November 11, 2009
November 11, 2009
ALEXANDRIA, VA—The national recycling rate for polyethylene terephthalate (PET) plastic bottled water containers (.5 liter or 16.9 ounce) now stands at 30.9% for 2008, an improvement of 32% over the 2007 rate, according to two new studies by the National Association for PET Container Resources (NAPCOR): 2008 Post Consumer PET Bottle Bale Composition Analysis and 2008 Report on PET Water Bottle Recycling.
“This big improvement in bottled water container recycling over the 30% mark, while encouraging, reminds us that still more needs to be done,” said Tom Lauria, Vice President of Communications at the International Bottled Water Association.
The 2007 NAPCOR study on water bottle recycling showed the recycling rate for water bottles was 23.4%, representing a 16.42% increase over the 2006 recycling rate of 20.1%.
The 2008 studies examined post-consumer PET bottle bales in 15 locations in 14 states, and the analysis found: “NAPCOR determined that the total number of pounds of PET bottles and jars available in the United States for recycling in 2008 was 5.366 billion. This number reflects the total amount of PET bottle resin used by U.S. bottle manufacturers from U.S., foreign, and recycled sources, less scrap generated and not reused, exported bottles and pre-forms, and bottles less than eight ounces in size.”
Average Gram Weight per Bottle Declined by 26.7% Over Past Seven Years
In tandem with the new NAPCOR studies, the IBWA has tracked the average amount of plastic used in .5 liter (16.9 ounce) PET bottles, using published data from the Beverage Marketing Corporation (BMC) to determine a light-weighting trend in the bottled water industry. In the year 2000, the average weight of a plastic water bottle was 18.9 grams and since then has declined consistently on an annual basis. In 2007 (the last year BMC has complete data) the average weight of a PET water bottle was 13.83 grams, which represents a plastic decrease of 26.7%. This light-weighting trend is steadily continuing as some bottled water brands introduce consumers to a 10.0 gram PET bottle.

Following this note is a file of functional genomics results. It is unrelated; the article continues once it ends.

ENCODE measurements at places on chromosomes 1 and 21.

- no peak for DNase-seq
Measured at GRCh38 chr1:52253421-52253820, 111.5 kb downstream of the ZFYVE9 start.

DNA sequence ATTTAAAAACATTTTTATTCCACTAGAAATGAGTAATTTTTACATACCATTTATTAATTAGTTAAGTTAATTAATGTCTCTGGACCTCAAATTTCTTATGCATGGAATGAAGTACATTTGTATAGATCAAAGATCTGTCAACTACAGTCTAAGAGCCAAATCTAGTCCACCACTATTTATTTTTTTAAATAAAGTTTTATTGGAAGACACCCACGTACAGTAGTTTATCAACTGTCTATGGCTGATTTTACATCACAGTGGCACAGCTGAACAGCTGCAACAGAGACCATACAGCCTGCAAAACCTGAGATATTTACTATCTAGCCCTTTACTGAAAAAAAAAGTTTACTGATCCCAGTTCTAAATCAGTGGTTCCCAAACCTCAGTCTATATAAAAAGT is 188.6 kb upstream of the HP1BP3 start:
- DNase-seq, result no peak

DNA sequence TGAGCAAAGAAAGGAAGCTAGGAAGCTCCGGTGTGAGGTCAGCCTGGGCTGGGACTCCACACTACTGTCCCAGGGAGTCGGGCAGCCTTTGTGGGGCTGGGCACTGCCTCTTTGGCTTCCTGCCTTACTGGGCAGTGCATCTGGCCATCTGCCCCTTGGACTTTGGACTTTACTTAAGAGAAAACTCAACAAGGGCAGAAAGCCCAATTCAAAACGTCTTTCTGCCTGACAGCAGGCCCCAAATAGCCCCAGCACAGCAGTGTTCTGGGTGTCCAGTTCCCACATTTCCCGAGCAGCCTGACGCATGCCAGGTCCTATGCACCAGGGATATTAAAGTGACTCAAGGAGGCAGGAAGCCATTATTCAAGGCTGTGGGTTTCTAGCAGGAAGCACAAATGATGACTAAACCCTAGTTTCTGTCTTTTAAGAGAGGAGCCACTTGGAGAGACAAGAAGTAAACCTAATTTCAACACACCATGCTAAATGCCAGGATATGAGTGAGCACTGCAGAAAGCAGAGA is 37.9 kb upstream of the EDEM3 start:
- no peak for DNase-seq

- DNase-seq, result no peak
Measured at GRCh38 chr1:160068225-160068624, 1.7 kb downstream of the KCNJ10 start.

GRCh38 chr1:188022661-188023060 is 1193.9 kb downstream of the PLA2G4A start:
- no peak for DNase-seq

“Bottle weight is swiftly tumbling downward as recycling rates for bottled water containers have risen sharply,” said Mr. Lauria. “It is very clear that the bottled water industry is consistently heading in the right direction year after year, while delivering the convenience, safety and refreshing hydration that made bottled water so popular in the first place.”
Contact: Tom Lauria (703) 647-4609
# # #
The International Bottled Water Association (IBWA) is the authoritative source of information about all types of bottled waters. Founded in 1958, IBWA's membership includes U.S. and international bottlers, distributors and suppliers. IBWA is committed to working with the U.S. Food and Drug Administration (FDA), which regulates bottled water as a packaged food product, and state governments to set stringent standards for safe, high quality bottled water products. In addition to FDA and state regulations, the Association requires member bottlers to adhere to the IBWA Bottled Water Code of Practice, which mandates additional standards and practices that in some cases are more stringent than federal and state regulations. A key feature of the IBWA Bottled Water Code of Practice is an annual plant inspection by an independent, third party organization. Consumers can contact IBWA at 1-800-WATER-11 or log onto IBWA's web site (www.bottledwater.org) for more information about bottled water and a list of members' brands. Media inquiries can be directed to VP of Communications Tom Lauria at 703-647-4609 email@example.com.